Post-fire survival and reproduction of rehabilitated and unburnt koalas
Lunney, D, Gresser, SM, Mahon, PS & Matthews, A 2004, Biological Conservation, vol. 120, pp. 567-575.
Comparisons of koalas rehabilitated after sustaining burn injuries following a fire event against uninjured koalas found no significant difference in post-release survival and reproductive success between the two groups, indicating human intervention and rehabilitation efforts can be beneficial to conservation efforts following fire.
Sixteen koalas with treatable injuries including smoke-inhalation and burns as a result of the 1994 Port Stephens, New South Wales fire underwent rehabilitative care over an average of 168 days with the intention to be released and monitored. A population of 23 uninjured koalas from the same region served as a comparison group to assess the impact of rehabilitation upon post-release survival and reproductive success. Estimates for post-release survival in the rehabilitated group were calculated to be 58%, compared to 67% for the uninjured group. Negligible differences in reproductive activity and success between the two groups indicated that koalas that underwent rehabilitation engaged in breeding activity at a rate similar to that of koalas in the uninjured group.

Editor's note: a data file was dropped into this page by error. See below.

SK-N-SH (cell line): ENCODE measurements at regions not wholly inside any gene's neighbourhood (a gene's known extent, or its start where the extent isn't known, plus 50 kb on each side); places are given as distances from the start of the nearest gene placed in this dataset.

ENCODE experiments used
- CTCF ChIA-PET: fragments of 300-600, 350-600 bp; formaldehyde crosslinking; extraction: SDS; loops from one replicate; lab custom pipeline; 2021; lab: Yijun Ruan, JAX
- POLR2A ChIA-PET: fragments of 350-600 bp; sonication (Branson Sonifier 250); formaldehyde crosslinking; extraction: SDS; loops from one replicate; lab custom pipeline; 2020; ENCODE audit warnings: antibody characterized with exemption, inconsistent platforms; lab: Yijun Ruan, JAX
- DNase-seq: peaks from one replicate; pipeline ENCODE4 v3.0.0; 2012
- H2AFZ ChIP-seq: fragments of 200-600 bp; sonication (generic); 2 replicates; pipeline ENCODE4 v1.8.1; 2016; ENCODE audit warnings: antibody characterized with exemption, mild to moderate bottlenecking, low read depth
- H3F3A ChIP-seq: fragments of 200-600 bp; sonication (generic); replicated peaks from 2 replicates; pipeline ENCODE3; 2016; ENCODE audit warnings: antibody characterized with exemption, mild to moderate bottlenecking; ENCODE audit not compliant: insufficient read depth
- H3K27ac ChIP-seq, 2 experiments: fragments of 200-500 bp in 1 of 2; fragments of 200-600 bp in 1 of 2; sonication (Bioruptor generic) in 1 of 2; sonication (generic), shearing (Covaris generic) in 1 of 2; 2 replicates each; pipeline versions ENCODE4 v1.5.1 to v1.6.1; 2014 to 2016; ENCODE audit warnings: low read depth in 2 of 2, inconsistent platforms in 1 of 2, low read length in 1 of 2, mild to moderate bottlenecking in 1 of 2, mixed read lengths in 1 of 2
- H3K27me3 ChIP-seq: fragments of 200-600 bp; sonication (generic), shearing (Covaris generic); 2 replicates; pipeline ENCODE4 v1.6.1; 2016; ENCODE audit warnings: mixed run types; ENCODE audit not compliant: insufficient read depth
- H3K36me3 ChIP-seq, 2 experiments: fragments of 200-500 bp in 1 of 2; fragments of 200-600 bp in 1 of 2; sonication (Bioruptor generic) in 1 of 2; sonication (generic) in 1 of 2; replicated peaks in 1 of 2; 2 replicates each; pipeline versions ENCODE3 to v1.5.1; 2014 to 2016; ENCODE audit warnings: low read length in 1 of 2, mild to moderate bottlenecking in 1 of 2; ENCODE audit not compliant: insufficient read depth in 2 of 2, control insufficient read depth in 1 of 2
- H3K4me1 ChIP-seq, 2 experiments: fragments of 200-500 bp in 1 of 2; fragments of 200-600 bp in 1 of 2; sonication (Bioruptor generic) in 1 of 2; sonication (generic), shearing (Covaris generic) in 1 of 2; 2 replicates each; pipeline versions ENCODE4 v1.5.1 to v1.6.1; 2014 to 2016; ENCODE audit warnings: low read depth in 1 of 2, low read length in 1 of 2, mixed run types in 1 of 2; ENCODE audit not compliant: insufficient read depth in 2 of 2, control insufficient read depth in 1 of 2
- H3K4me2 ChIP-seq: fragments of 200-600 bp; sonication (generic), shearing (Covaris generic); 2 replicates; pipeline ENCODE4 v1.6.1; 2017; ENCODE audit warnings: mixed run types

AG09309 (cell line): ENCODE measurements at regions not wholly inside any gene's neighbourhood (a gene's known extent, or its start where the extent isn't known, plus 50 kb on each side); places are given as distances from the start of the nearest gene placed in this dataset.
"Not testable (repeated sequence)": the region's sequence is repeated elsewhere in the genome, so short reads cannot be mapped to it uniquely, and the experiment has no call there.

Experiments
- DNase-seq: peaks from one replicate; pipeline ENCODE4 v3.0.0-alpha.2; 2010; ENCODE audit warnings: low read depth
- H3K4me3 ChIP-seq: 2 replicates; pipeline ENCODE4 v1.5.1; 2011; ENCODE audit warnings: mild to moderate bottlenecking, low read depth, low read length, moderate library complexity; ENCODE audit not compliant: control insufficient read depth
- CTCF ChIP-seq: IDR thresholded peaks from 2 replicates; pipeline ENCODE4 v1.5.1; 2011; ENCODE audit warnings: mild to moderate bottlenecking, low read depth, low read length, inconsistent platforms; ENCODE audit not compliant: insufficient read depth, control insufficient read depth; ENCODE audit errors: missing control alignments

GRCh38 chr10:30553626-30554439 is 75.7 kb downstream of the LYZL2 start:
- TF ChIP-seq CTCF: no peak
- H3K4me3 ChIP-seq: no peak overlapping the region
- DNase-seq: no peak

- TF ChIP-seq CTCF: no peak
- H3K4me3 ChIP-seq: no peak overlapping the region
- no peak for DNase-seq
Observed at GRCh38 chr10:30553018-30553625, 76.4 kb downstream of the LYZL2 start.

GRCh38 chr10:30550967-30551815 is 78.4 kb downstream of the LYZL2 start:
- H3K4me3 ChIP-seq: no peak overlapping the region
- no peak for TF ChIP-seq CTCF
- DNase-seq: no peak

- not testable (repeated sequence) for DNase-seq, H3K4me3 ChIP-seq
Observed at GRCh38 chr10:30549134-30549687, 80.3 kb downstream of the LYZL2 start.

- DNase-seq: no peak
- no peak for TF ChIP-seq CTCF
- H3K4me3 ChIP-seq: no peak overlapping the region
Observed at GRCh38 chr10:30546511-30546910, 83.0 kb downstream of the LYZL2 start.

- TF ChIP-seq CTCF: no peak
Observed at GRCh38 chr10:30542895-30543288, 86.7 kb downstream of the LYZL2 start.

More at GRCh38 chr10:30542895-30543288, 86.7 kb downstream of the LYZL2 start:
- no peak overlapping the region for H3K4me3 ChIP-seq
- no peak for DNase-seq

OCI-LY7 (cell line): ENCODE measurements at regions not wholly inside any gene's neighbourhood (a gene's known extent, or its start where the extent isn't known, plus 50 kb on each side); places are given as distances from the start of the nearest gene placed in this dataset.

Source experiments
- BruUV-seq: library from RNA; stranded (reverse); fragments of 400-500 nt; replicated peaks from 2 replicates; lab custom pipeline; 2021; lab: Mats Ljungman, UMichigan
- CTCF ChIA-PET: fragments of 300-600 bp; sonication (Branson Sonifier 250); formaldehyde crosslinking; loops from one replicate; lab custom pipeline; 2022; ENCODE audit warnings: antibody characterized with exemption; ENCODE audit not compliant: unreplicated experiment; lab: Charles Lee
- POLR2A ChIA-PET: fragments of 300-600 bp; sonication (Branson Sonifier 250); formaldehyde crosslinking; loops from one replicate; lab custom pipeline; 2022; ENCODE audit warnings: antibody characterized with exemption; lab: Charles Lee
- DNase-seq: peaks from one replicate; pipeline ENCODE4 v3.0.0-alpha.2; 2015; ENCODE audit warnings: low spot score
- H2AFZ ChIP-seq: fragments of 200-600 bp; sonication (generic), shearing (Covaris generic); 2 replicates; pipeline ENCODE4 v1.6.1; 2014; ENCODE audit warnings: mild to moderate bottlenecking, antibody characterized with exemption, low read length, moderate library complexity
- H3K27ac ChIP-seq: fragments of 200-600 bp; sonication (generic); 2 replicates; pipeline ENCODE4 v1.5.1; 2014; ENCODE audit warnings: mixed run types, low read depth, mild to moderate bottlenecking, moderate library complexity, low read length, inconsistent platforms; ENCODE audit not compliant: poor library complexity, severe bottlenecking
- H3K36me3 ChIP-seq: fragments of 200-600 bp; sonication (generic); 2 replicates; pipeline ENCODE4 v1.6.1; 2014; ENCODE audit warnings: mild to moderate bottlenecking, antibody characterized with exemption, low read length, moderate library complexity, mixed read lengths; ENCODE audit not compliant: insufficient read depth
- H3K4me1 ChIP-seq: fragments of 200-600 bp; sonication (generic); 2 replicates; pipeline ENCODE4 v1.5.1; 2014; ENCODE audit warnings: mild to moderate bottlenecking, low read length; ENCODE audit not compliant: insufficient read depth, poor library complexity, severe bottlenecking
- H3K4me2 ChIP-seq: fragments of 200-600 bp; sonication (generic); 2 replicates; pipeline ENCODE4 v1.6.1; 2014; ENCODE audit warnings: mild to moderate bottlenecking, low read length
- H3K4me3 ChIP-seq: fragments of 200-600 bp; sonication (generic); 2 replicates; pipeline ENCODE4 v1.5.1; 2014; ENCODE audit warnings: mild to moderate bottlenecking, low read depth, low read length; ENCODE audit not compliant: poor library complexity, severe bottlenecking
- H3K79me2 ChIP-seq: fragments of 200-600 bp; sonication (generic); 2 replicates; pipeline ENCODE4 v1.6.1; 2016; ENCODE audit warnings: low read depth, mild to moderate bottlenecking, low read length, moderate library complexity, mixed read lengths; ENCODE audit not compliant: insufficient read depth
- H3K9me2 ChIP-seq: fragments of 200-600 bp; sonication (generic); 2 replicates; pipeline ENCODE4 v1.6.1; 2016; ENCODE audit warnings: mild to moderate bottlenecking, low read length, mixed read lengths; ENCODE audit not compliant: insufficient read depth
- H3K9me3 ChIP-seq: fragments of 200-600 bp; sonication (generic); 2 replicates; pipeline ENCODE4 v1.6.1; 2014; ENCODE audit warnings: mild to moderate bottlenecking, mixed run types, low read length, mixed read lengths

Fire events significantly contribute to mortality rates of Australian animals, particularly the koala. This report is the first to investigate the post-release activity and survival of koalas following rehabilitation after a catastrophic natural event, with previous reports being limited to anecdotal evidence or based on observations that ceased at the point of release. The authors note the importance of community contribution and engagement to successful koala rehabilitation and release, especially in the face of increasing rates of urbanisation. It is proposed that future research be directed to further understanding the contribution of post-release individuals to population recovery.
Summarised by Lauren Mousley
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